Designing for Fire Protection

Expanding the possibilities of wood design
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Sponsored by Think Wood
By David P. Tyree, PE, CBO, American Wood Council, and Paul Coats, PE, CBO, American Wood Council

Fire Walls

Ideally, fire growth and fire spread will be contained to the building of origin and any adjacent buildings will be protected against fire exposure. A fire wall, as defined in the IBC, is commonly used to divide a structure into separate buildings or to separate a new addition from the existing portion of a structure. Each portion of a building separated by one fire wall or more is considered a separate structure. Generally, fire walls must be of approved noncombustible materials, but may be wood-frame in Type V construction.

By definition: “A fire wall is a fire-resistance-rated wall having protected openings, which restricts the spread of fire and extends continuously from the foundation to or through the roof, with sufficient structural stability under fire conditions to allow collapse of construction on either side without collapse of the wall.” A fire wall is not required to be cantilevered and remain in place if construction on both sides of it collapses. Fire walls must extend to the outer edge of horizontal projecting elements, such as balconies and roof overhangs.

Chapter 7 identifies acceptable techniques and methods by which construction can be evaluated to determine fire performance requirements, including fire walls. In addition, NFPA 221: Standard for High Challenge Fire Walls, Fire Walls, and Fire Barrier Walls specifies requirements for the design and construction of high challenge fire walls, fire walls and fire barrier walls including protection of openings and penetrations. Fire walls are required to be designed and constructed to allow collapse of the structure on either side without collapse of the wall itself. When NFPA 221 is used in the design of a fire wall, it is deemed to have met the structural stability requirement specified in Section 706.2.

Exterior Wall Finish

Wood veneer is permitted on Type I, II, III or IV buildings up to 40 feet above grade—60 feet if FRTW is used, provided the veneer is 1-inch nominal thickness, 7/16-inch exterior hardboard siding or 3/8-inch exterior-type wood structural panels or particleboard. Open or spaced veneers without concealed spaces are not permitted to project more than 24 inches from the building wall (IBC Section 1404.5).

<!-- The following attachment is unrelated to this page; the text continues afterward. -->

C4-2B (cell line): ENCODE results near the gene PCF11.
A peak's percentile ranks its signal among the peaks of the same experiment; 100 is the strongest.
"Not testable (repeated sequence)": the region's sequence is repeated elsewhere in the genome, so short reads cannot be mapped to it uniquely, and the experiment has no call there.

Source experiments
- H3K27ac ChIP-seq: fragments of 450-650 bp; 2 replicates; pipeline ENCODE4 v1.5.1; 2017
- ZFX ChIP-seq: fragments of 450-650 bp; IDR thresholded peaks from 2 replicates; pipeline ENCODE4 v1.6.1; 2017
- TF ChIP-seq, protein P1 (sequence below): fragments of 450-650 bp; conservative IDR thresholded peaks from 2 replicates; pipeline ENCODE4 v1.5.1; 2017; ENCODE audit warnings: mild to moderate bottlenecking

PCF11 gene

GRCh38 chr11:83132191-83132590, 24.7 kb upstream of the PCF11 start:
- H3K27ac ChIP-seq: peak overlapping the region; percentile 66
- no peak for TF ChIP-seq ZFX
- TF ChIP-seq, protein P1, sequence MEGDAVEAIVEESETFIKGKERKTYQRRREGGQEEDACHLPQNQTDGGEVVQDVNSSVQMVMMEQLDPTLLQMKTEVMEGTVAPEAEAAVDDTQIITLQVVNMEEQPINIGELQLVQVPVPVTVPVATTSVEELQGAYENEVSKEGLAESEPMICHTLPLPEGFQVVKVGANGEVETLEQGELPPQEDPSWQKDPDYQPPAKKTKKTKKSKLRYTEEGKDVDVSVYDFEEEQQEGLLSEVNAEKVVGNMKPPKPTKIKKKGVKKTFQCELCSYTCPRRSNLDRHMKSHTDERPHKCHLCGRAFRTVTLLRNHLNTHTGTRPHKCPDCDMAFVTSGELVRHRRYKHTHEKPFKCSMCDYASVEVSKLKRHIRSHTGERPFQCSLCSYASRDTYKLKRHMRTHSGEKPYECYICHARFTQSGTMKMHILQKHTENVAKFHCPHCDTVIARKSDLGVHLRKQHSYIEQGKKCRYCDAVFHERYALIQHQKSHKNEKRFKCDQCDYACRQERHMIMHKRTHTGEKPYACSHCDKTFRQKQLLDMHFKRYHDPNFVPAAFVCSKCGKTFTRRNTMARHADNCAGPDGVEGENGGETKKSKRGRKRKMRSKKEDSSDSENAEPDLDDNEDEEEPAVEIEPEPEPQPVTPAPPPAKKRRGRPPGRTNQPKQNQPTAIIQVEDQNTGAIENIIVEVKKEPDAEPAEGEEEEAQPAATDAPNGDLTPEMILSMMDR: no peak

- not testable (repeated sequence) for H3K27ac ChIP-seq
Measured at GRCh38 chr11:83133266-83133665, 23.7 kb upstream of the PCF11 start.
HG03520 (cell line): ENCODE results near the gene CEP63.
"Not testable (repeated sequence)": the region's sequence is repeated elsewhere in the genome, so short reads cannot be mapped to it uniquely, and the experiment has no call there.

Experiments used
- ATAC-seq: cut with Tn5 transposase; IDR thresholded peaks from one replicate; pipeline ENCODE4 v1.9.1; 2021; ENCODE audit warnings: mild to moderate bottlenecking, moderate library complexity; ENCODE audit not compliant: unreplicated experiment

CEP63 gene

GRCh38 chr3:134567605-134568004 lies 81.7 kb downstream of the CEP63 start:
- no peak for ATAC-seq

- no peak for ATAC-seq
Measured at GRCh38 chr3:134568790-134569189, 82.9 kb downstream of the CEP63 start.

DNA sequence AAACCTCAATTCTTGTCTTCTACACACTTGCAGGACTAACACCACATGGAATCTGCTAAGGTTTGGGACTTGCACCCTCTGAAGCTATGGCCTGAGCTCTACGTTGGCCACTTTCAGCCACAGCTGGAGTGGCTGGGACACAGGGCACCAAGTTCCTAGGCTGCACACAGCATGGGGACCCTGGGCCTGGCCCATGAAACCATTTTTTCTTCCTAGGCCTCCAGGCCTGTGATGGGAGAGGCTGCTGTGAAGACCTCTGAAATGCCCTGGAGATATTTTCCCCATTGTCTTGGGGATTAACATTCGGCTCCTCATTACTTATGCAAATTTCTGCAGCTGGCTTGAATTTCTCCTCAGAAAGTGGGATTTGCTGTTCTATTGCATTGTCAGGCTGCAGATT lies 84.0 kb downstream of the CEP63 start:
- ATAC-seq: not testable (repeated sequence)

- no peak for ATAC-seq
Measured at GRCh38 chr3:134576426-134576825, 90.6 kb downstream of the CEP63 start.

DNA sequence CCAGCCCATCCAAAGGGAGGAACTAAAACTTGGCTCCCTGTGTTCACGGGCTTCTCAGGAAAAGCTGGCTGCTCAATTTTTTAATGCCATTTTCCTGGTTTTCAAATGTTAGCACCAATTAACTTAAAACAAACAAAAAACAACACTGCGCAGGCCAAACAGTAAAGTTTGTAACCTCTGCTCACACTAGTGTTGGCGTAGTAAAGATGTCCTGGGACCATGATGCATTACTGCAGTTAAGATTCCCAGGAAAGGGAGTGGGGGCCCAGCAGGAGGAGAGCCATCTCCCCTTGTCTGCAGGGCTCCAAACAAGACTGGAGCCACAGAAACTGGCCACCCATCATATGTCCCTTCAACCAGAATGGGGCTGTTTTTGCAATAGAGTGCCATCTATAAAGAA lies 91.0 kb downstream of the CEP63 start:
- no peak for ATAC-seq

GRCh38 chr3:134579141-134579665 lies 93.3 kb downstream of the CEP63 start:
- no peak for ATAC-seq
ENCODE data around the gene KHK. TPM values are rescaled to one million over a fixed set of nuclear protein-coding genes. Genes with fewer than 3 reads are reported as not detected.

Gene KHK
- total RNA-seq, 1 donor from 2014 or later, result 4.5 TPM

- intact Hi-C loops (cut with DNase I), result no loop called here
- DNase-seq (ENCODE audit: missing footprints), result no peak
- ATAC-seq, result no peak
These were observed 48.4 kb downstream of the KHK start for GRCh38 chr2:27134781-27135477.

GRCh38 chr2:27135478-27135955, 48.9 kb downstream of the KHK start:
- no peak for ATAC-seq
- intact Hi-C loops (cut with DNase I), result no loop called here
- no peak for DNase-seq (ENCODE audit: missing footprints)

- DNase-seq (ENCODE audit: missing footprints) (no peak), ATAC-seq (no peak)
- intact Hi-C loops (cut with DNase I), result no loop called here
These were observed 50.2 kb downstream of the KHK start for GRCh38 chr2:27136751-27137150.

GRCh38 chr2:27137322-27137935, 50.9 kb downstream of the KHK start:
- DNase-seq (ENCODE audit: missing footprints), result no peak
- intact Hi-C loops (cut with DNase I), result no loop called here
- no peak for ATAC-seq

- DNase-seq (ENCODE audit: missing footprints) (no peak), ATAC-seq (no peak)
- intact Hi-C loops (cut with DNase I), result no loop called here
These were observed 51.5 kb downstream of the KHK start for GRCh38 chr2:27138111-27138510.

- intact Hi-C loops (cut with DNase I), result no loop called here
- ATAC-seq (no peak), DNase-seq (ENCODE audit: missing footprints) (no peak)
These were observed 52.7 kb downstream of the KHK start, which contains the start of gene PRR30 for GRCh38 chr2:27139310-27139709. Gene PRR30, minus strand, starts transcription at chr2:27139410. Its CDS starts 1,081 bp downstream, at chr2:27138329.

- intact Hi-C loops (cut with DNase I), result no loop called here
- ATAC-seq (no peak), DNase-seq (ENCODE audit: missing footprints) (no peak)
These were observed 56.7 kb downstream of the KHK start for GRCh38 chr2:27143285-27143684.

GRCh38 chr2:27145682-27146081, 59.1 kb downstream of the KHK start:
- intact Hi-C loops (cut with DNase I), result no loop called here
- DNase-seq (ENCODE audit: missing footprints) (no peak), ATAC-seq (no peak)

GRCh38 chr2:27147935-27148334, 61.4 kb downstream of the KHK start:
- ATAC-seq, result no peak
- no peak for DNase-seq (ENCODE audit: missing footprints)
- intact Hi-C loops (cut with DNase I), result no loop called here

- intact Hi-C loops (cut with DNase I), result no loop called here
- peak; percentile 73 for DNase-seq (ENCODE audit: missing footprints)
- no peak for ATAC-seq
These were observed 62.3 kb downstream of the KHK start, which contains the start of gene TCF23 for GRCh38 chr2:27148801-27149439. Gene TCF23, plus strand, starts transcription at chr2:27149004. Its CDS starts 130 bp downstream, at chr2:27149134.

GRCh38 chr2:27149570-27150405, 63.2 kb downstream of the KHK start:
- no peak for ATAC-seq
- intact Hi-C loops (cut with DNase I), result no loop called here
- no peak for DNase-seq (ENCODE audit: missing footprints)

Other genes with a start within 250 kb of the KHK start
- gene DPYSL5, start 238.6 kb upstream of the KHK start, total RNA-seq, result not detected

Interior Finish

IBC Table 803.13 places minimum finish performance classifications on finish materials based on their location within the building. They are expressed in terms of flame spread index numbers. These values are determined in a standard fire test which evaluates the surface burning characteristics of a material.

Different maximum flame spread indices are permitted depending on building occupancy, location of the material in the building, and the presence of sprinklers—Class A (flame spread index 0-25); Class B (26-75); or Class C (76-200).

The American Wood Council Design for Code Acceptance (DCA) 1 Flame Spread Performance of Wood Products Used for Interior Finish ( provides flame spread ratings for many commonly used wood products.

The standard fire test used to evaluate flame spread characteristics of wood building materials is ASTM E-84, Standard Test Method for Surface Burning Characteristics of Building Materials. Nonsprinklered buildings typically require materials with lower flame-spread ratings than sprinklered buildings.

Tested wood products typically have a flame spread index of less than 200, making them acceptable under the IBC for a wide range of interior finish uses. Most wood species qualify as Class C, while some, such as cedar, western hemlock, Idaho white pine, redwood and spruce, can qualify as Class B.

Flame spread indices for a range of proprietary wood-based interior finish materials are available from manufacturers. Commercially available fire- retardant treatments for wood and panel products can reduce flame spread performance to an index of 25 or less, meeting Class A requirements.

Traditional wood floor coverings are exempt from floor finish requirements. Wood interior trim, such as baseboards, chair rails and handrails, are required to meet a Class C classification and cannot exceed 10% of the wall or ceiling area to which it is attached.


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Originally published in Engineering News-Record
Originally published in June 2013